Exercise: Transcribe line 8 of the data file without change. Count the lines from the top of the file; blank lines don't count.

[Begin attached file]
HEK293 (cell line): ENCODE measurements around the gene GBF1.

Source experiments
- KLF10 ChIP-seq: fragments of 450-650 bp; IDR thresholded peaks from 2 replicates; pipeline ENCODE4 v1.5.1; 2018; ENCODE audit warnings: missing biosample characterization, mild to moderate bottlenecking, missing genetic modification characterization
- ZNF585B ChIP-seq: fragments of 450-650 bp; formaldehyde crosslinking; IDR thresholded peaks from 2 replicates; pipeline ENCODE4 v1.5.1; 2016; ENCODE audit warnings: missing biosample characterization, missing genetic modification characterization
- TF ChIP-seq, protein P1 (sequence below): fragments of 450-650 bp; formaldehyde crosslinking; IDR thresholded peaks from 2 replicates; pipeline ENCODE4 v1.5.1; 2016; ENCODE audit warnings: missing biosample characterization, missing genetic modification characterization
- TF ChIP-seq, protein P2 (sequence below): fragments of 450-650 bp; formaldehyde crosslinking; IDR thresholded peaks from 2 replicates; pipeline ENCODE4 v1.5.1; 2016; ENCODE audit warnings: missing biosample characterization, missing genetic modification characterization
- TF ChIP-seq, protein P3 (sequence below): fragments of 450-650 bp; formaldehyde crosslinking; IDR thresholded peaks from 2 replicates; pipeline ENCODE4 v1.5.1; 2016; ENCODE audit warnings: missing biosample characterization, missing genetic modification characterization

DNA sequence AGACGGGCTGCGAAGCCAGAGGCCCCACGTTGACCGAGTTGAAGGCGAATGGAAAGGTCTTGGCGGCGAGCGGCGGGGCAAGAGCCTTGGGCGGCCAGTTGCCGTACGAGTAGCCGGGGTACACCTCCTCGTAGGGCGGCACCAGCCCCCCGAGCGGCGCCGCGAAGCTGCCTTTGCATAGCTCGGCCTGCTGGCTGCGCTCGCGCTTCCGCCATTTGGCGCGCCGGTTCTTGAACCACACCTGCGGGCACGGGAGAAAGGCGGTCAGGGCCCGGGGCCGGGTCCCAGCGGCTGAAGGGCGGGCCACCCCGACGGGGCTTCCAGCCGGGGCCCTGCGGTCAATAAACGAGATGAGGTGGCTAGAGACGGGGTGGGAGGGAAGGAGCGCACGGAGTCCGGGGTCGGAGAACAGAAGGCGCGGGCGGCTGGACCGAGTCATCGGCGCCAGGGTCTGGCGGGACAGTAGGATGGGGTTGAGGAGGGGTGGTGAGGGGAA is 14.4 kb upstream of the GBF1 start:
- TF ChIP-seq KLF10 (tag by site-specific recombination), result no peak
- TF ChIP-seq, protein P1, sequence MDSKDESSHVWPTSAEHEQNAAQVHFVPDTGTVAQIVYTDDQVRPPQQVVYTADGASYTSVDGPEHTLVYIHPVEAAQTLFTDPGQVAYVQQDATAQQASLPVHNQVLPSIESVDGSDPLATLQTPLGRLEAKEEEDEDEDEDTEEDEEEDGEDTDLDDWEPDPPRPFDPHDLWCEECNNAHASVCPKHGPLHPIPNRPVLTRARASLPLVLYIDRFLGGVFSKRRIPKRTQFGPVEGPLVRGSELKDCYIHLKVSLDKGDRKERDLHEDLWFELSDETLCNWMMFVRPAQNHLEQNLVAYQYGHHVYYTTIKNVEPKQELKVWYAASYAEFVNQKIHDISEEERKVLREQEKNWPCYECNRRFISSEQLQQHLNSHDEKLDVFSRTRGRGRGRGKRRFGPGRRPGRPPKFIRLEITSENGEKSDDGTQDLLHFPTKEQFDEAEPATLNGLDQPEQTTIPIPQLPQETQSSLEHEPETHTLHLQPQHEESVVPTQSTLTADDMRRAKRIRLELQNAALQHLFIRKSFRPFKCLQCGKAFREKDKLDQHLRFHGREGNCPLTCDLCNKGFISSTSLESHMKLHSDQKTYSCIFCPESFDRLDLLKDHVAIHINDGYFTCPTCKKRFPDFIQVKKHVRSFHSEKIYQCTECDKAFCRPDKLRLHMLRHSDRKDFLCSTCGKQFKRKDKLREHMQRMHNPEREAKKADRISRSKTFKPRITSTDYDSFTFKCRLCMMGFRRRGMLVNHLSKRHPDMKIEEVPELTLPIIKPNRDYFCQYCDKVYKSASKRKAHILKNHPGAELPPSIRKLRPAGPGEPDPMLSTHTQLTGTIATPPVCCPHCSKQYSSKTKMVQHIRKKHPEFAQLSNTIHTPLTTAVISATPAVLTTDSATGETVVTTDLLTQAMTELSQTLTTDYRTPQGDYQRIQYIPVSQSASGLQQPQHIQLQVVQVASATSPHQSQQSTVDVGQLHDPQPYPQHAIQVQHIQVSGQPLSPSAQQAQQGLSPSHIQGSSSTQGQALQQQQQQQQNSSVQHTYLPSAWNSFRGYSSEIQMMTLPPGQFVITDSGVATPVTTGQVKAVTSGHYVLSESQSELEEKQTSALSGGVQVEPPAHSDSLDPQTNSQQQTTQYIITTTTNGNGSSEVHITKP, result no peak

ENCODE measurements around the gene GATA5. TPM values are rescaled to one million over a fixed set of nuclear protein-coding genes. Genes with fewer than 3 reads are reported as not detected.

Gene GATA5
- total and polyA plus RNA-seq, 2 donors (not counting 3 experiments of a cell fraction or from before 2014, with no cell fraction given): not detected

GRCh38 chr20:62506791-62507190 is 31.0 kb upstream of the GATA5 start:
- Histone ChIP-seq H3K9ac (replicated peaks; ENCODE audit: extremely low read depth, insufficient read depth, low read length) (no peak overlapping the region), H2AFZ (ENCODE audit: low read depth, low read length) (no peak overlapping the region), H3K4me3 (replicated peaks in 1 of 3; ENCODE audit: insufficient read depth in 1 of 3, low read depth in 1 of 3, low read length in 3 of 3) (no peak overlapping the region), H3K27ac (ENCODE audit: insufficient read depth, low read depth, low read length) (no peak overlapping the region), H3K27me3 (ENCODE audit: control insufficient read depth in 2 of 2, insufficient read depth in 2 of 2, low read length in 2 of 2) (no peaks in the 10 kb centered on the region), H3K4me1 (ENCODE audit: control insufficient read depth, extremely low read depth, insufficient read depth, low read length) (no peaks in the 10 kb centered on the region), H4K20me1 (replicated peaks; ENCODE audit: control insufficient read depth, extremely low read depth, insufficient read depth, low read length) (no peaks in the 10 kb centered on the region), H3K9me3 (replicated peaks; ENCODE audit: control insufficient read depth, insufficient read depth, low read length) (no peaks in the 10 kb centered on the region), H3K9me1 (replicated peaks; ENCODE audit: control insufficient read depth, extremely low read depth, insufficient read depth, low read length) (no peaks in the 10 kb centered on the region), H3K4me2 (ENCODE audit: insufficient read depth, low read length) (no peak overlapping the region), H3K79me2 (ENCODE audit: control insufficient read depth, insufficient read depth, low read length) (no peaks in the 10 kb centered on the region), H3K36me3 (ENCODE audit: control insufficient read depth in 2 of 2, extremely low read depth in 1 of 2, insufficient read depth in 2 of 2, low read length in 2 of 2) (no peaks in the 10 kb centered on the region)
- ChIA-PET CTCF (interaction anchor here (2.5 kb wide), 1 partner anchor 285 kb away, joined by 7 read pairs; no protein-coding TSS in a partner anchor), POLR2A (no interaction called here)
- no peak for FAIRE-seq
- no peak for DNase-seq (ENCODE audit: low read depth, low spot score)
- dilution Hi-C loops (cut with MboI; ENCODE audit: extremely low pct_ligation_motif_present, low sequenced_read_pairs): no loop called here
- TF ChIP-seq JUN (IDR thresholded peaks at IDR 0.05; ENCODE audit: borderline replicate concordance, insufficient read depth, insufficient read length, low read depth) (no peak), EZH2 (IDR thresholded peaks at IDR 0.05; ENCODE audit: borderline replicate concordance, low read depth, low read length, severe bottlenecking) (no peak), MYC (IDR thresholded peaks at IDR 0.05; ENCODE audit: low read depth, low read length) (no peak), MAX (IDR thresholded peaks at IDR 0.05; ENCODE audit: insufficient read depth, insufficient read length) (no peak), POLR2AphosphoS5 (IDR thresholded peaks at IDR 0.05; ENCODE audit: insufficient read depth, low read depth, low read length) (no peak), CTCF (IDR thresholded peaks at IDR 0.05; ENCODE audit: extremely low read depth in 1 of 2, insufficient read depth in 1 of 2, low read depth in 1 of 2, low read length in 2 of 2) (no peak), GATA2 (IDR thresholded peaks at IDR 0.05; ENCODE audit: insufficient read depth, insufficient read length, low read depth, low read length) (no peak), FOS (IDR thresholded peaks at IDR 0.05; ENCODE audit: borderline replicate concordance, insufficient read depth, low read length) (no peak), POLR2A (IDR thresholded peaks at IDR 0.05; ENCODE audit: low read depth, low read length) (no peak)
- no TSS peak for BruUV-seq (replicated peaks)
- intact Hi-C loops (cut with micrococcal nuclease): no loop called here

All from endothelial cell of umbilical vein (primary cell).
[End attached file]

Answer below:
DNA sequence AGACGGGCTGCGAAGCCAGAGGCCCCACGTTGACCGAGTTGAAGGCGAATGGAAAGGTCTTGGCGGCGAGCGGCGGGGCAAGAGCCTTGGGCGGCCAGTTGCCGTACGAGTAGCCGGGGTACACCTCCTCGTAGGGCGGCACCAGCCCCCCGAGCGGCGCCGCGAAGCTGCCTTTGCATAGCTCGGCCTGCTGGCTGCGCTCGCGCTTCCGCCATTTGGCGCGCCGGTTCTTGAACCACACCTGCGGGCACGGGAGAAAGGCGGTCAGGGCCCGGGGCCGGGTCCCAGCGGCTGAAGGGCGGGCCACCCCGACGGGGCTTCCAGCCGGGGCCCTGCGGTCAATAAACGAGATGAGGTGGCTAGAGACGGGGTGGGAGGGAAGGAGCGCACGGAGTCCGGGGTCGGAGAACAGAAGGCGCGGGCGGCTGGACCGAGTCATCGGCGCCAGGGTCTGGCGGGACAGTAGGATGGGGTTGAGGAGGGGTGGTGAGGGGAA is 14.4 kb upstream of the GBF1 start: